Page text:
Two Italian filmmakers visit veterans of the Soviet space programme and juxtapose 50-year-old visions of the future – in archive footage, monuments and memorabilia – with their present-day tales of the past.
Screened as part of NZIFF 2014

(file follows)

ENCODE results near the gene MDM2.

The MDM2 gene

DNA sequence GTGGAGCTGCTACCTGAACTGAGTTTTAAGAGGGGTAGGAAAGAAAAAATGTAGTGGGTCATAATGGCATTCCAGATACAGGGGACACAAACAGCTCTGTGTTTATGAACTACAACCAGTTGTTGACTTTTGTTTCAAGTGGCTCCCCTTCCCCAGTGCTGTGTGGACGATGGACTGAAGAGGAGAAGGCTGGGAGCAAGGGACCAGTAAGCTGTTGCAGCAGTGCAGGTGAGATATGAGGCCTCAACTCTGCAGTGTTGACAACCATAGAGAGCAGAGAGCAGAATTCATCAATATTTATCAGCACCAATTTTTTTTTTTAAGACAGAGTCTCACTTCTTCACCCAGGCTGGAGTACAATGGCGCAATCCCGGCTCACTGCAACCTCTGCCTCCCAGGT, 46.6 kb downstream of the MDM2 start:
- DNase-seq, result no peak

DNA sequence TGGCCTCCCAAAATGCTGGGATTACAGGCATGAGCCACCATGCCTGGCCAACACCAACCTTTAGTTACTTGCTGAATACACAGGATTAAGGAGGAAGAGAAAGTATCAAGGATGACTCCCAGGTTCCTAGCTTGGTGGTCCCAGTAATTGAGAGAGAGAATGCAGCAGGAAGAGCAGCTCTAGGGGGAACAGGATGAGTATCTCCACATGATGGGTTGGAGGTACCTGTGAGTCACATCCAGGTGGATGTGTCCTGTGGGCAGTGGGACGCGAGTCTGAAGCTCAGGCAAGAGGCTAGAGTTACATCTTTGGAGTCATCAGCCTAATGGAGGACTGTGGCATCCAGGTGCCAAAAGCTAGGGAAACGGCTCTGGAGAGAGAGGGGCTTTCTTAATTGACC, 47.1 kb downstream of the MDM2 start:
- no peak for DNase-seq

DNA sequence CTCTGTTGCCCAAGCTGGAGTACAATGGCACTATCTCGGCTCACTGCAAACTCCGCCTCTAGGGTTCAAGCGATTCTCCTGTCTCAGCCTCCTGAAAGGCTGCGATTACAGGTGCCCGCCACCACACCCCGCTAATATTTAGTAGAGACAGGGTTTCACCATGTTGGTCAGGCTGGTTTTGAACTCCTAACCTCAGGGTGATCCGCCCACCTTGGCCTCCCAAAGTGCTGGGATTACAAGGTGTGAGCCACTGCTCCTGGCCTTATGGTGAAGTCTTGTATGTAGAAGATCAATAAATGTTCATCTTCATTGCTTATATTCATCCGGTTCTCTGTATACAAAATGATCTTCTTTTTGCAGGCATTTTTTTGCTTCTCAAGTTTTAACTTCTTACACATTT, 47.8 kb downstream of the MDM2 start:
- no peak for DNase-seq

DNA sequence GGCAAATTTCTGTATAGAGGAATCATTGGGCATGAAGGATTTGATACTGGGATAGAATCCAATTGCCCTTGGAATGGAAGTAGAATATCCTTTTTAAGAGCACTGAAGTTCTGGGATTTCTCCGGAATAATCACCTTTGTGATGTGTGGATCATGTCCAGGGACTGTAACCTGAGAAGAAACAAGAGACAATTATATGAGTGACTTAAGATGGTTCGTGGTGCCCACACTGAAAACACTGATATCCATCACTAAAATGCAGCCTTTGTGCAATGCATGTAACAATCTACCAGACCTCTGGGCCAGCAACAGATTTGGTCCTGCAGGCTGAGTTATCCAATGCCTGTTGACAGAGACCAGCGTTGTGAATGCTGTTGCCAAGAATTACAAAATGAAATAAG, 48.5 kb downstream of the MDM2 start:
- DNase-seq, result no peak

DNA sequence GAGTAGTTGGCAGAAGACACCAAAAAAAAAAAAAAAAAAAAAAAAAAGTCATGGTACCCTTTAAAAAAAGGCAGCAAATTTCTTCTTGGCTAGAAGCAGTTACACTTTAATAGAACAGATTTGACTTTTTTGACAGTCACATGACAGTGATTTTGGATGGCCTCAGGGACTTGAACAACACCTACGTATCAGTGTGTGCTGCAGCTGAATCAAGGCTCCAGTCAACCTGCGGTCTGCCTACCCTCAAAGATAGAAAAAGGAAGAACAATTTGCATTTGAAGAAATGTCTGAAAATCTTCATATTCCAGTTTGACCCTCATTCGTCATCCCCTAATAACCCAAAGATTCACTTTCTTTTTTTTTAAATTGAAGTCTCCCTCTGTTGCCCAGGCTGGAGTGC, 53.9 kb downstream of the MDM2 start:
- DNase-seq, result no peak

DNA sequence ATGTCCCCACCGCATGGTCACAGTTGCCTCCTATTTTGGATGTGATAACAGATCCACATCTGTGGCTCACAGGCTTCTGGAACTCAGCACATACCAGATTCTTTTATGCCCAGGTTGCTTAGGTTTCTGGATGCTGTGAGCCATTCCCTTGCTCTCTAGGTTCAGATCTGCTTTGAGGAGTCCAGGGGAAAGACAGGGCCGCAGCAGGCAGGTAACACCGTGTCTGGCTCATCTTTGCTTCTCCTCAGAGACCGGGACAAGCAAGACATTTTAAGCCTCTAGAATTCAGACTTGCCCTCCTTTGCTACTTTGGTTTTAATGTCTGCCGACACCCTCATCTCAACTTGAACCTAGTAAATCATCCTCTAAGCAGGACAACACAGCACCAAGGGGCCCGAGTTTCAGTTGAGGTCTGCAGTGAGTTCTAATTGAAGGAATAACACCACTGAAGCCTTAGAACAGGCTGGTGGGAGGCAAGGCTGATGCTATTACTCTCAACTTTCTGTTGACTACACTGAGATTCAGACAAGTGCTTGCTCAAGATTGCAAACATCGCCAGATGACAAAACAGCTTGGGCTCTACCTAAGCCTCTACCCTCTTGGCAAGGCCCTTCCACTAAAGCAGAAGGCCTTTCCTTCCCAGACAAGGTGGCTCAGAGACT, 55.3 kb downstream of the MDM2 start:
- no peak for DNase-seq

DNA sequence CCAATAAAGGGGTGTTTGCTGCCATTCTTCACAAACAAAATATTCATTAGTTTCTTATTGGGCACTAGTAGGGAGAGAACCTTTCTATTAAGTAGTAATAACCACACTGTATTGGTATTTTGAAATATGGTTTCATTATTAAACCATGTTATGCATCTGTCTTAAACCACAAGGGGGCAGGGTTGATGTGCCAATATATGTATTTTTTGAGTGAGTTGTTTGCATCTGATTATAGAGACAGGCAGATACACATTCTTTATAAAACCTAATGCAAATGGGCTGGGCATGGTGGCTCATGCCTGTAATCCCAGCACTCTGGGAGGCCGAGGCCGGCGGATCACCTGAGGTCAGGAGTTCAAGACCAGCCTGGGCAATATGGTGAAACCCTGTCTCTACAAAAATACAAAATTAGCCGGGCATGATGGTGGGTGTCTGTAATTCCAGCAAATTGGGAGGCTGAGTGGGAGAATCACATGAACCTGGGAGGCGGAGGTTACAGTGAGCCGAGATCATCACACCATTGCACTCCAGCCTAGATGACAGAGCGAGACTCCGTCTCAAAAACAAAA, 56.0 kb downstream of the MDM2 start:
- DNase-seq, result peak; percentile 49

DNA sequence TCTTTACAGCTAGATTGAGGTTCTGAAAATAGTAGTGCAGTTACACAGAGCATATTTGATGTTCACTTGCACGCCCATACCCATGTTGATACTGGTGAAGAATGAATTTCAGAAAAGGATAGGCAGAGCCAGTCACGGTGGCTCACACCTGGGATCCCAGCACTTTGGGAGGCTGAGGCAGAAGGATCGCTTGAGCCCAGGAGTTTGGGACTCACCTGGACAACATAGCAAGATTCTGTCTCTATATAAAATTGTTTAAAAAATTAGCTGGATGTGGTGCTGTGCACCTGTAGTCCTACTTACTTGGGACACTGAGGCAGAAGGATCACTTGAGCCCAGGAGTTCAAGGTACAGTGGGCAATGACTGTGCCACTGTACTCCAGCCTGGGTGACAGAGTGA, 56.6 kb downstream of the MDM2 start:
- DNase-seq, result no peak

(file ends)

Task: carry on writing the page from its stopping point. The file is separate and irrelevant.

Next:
Made by two Italian ﬁlmmakers, this artful recollection of the Soviet space programme interweaves archival footage of such mythical beings as Laika the space-travelling dog and handsome Yuri Gagarin with proud reminiscences from surviving veterans of that glorious era. Their nostalgia isn’t unchecked in the ﬁlm’s design: a prankish collector of space age memorabilia – with which this ﬁlm abounds – recalls the teacher who inspired him with a vision of the perfect Communist state due by the year 2000. The American moon landing and the accidental death of Gagarin were to take the heat out of the space race long before then. Although rockets are still launched from Baikonur Cosmodrome, it’s clear that many of the veterans feel that their achievements have been consigned to the ﬂea market of history, along with the regime that made them heroes. In 21st-century Moscow, where a jewel-encrusted four-poster bed for a dog is considered newsworthy, an elderly couple who met on the space programme raise a glass to the future. Maybe a new generation will be excited by something more genuinely amazing than bling, as they once were by a dog in space.